- The Washington Times - Sunday, May 4, 2003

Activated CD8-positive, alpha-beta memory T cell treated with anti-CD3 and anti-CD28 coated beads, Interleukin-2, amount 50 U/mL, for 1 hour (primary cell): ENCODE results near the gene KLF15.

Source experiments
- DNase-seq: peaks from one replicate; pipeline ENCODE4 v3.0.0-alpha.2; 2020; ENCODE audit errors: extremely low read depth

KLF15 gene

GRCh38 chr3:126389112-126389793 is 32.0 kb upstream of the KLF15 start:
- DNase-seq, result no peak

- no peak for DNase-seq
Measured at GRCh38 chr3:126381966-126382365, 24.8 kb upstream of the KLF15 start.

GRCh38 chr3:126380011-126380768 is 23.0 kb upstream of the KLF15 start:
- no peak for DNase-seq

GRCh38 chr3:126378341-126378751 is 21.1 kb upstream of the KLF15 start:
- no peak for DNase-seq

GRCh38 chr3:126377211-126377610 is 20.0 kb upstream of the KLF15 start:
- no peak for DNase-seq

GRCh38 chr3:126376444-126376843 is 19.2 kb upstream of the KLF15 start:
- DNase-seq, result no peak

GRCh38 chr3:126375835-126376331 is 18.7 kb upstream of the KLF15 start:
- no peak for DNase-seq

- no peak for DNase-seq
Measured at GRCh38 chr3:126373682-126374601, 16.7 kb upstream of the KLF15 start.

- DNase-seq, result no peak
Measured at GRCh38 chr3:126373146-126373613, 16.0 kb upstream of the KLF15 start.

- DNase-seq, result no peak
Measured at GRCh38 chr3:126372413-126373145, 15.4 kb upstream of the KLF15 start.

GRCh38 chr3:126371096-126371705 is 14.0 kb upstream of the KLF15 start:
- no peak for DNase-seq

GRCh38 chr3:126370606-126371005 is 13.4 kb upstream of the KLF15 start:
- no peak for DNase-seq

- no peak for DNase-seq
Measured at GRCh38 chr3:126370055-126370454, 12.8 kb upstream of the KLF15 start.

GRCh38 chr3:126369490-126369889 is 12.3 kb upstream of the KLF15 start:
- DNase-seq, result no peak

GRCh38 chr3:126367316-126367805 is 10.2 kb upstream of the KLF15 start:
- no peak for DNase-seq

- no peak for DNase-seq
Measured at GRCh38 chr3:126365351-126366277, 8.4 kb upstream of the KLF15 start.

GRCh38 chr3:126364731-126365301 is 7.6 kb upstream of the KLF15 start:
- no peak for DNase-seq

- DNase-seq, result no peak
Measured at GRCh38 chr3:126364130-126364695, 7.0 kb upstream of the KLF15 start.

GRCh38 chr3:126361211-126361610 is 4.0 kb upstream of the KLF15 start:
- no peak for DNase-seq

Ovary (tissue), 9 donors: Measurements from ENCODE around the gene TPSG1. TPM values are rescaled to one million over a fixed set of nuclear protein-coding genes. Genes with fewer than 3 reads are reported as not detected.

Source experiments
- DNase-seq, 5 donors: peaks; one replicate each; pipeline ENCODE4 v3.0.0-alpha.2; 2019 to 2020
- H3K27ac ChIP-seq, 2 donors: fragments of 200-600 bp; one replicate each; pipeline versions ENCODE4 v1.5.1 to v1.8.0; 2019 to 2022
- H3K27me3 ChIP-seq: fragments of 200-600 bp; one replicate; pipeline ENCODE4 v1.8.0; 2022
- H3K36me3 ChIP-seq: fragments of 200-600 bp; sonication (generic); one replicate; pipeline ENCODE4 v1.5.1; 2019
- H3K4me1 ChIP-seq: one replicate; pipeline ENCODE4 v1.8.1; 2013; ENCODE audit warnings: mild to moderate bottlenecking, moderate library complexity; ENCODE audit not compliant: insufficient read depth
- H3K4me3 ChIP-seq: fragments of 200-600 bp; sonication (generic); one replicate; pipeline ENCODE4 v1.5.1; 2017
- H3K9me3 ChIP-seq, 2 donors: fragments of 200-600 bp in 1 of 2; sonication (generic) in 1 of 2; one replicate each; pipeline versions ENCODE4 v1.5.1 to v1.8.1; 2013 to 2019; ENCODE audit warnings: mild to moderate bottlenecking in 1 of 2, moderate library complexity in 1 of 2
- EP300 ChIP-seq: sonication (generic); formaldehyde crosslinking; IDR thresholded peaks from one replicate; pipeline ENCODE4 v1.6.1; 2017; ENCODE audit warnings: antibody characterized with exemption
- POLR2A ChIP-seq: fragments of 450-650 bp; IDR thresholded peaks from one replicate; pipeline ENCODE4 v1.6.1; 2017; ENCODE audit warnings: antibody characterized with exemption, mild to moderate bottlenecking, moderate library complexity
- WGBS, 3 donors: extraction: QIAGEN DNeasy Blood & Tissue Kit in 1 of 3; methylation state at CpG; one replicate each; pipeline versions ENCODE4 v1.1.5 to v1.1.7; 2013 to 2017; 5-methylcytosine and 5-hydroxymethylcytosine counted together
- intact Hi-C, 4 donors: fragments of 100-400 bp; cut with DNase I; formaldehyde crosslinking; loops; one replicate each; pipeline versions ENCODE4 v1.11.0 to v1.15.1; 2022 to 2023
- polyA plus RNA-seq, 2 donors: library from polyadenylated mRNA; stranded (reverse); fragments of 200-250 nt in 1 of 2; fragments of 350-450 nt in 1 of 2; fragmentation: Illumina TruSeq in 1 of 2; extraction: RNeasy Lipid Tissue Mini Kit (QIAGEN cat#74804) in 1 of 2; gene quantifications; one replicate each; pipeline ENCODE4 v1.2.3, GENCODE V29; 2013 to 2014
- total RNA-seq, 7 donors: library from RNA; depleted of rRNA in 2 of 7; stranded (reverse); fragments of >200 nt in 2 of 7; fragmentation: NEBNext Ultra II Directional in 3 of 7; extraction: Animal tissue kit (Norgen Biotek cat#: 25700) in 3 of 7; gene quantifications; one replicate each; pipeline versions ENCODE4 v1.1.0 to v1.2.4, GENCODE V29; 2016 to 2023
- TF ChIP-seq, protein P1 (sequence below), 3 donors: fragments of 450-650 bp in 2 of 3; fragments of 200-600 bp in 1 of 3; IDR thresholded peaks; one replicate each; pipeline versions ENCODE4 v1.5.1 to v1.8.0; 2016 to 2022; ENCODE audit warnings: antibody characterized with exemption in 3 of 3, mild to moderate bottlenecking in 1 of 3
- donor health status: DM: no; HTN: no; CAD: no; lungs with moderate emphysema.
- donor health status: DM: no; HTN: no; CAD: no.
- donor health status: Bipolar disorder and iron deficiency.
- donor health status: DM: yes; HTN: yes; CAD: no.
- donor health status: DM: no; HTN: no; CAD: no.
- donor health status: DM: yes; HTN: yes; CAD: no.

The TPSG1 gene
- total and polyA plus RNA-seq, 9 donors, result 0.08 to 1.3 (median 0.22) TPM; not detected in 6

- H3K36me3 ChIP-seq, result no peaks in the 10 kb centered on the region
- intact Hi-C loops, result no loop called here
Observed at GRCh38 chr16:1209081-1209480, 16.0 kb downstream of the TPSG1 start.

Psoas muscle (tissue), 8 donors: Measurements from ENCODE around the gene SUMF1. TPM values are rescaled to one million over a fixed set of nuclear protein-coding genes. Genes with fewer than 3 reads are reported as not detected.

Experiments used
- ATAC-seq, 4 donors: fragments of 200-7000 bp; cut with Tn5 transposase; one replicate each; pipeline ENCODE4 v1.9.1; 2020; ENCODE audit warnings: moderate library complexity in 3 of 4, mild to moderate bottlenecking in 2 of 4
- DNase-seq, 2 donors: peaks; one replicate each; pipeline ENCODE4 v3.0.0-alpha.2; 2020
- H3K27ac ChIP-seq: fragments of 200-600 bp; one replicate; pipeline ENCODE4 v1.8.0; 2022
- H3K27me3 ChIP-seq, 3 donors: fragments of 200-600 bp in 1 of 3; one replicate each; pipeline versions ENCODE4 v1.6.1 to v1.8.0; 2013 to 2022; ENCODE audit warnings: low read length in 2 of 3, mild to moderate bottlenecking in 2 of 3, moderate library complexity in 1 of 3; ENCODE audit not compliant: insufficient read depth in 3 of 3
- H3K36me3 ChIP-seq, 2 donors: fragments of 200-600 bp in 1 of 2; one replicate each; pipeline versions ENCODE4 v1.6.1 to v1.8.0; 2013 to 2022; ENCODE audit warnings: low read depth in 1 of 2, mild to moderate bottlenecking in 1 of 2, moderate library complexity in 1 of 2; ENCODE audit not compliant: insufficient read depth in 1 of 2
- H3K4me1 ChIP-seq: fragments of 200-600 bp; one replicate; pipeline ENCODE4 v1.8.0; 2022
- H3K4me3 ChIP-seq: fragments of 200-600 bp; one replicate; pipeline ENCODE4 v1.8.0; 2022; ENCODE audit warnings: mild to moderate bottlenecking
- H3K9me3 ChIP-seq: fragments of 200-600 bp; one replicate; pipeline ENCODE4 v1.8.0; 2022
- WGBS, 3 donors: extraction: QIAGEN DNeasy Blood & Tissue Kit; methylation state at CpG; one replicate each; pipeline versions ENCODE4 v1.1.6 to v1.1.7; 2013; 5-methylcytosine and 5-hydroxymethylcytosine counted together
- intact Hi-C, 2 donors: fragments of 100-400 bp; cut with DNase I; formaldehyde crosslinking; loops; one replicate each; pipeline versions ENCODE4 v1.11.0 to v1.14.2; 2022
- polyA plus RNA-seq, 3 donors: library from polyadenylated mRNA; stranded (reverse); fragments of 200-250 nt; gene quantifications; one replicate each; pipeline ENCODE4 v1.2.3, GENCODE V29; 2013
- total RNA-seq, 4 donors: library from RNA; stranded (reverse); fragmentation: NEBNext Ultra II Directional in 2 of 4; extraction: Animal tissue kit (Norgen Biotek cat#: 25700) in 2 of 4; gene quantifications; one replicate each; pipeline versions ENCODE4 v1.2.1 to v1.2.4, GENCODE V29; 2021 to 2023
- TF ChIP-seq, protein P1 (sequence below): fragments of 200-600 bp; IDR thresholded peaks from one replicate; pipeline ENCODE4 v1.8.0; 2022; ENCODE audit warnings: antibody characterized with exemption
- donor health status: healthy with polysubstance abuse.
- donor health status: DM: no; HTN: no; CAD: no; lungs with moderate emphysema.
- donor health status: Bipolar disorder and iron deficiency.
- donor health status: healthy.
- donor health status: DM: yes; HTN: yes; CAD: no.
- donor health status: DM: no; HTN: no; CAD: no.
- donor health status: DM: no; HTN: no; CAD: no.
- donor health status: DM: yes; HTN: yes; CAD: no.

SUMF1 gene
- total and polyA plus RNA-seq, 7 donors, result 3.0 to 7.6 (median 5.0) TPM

From Monday’s washed out practice round to Sunday’s butchered playoff, the 67th Masters featured a non-stop stream of the unexpected. Here’s a rundown of our favorite oddities from what was easily the most bizarre major championship in recent memory:• Weir-d winner — Thanks to his two victories earlier this season, nobody could argue that 32-year-old Canadian Mike Weir was a bolt out of the blue. A major coronation seemed inevitable for the steady lefty, but the Masters just didn’t seem like the logical Slam site.Weir is a shortish hitter who had never finished in the top 20 in four previous starts among the azaleas. And while five of the event’s last seven winners fit the same small-ball profile (Bernhard Langer, Jose Maria Olazabal, Ben Crenshaw, Nick Faldo and Mark O’Meara), the combination of the post-2001 course changes and the wet turf was supposed to make 7,290-yard Augusta National a bunt-proofed monster’s ball.Guess again. Short-knockers like Weir, runner-up Len Mattiace, Jim Furyk (fourth place) and Jeff Maggert (fifth) thrived, leaving driving distance-leader Phil Mickelson (third) as the only bomber in the top five.Weir’s victory also marked some curious firsts. On the obvious front, he became the first Canadian to win a major and the first lefty since Bob Charles at the 1963 British Open. On more obscure fronts, Weir was the first player to win the Masters in a playoff since 1990, and the first player to win a Masters playoff with a bogey. The bogey (on No. 10) was unexpected in that he had played one of the day’s two bogey-free rounds en route to a 68.•Tiger tanks — Tiger’s unsuccessful bid to win an unprecedented third straight green jacket wasn’t outrageous because of his loss; it was how he lost that was so staggering. First, he opened his quest with a 76, his first over-par effort at Augusta National since the third round of the 2000 Masters. It was his worst round at Augusta National as a pro, and the only time he had played a round on the layout without recording a birdie.Then, after working himself back into Sunday position with a third-round 66, he disintegrated and closed with a 75, equaling his worst final round in nine Masters starts.”Nobody’s perfect,” said O’Meara of Woods’ performance. “On the rare occasions when he plays like that, I think we all realize just how insane our expectations of him have become.”Woods is still 0-fer in the major comeback category (see adjacent charts). And unlike legendary major finishers like Jack Nicklaus and Gary Player, his final-round scores are higher than his average, not lower, a disturbing trend for a player already considered among the greatest ever. That said, he’s still superior to his contemporaries in Slam finales, fueling the notion his competitive cast is awfully weak.”If I was leading a tournament, I just knew there were guys out there who could come get me if I slipped at all. I’m not sure Tiger has that concern,” Arnold Palmer said early last week. “There just aren’t that many guys out there right now who have proven they know how to win majors. There’s Tiger, then maybe Ernie Els, and I think there’s a significant gap after that.”•Maggert and Mattiace — What happened to Maggert on Sunday would be unimaginable if it hadn’t actually happened. Two virtually unplayable lies in bunkers caused the third-round leader to card triple- and quintuple-bogeys on Nos. 3 and 12, respectively. Despite what must have been indescribable emotional torture, Maggert responded by playing the other 16 holes 3 under.”Considering how difficult it must have been for him psychologically, I think that’s probably the greatest 75 I’ve ever seen,” said Weir, his playing partner.It’s extremely unlikely that we’ll ever again see a major leader play two final-round holes in 8 over. It’s equally unlikely that we’ll ever see Mattiace play any meaningful holes in a major again. For the 35-year-old Mattiace, Sunday’s miracle 65 was his Warhol moment. The obscure journeyman came one blocked 72nd-hole drive from becoming the most obscure Masters champion since 1973 (see Tommy “no relation to Hank” Aaron). Augusta National just doesn’t let these sorts of guys into the winner’s circle, but you can’t come closer than Mattiace.•The real storm — Who would have guessed Mother Nature would cause far more logistical problems at Augusta National than Mother Martha? But the first washed-out opening day since Bobby Jones was a competitor did far more to disrupt the proceedings than Burk and her tiny gang of Augusta Irrationals.

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